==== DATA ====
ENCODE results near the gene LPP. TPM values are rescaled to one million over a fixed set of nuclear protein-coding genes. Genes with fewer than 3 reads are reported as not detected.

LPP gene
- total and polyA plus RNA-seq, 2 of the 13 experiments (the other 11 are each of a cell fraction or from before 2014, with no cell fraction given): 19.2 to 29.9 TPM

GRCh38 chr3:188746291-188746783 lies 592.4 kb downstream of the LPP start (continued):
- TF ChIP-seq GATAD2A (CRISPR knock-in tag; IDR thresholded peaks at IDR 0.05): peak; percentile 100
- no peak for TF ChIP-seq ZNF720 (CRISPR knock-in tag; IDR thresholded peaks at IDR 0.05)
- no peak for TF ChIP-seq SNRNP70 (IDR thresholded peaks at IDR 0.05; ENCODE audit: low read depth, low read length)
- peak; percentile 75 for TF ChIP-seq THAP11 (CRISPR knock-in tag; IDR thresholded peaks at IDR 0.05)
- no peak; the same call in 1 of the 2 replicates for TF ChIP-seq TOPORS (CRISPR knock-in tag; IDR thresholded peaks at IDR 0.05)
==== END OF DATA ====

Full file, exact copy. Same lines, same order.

ENCODE results near the gene LPP. TPM values are rescaled to one million over a fixed set of nuclear protein-coding genes. Genes with fewer than 3 reads are reported as not detected.

LPP gene
- total and polyA plus RNA-seq, 2 of the 13 experiments (the other 11 are each of a cell fraction or from before 2014, with no cell fraction given): 19.2 to 29.9 TPM

GRCh38 chr3:188746291-188746783 lies 592.4 kb downstream of the LPP start (continued):
- TF ChIP-seq GATAD2A (CRISPR knock-in tag; IDR thresholded peaks at IDR 0.05): peak; percentile 100
- no peak for TF ChIP-seq ZNF720 (CRISPR knock-in tag; IDR thresholded peaks at IDR 0.05)
- no peak for TF ChIP-seq SNRNP70 (IDR thresholded peaks at IDR 0.05; ENCODE audit: low read depth, low read length)
- peak; percentile 75 for TF ChIP-seq THAP11 (CRISPR knock-in tag; IDR thresholded peaks at IDR 0.05)
- no peak; the same call in 1 of the 2 replicates for TF ChIP-seq TOPORS (CRISPR knock-in tag; IDR thresholded peaks at IDR 0.05)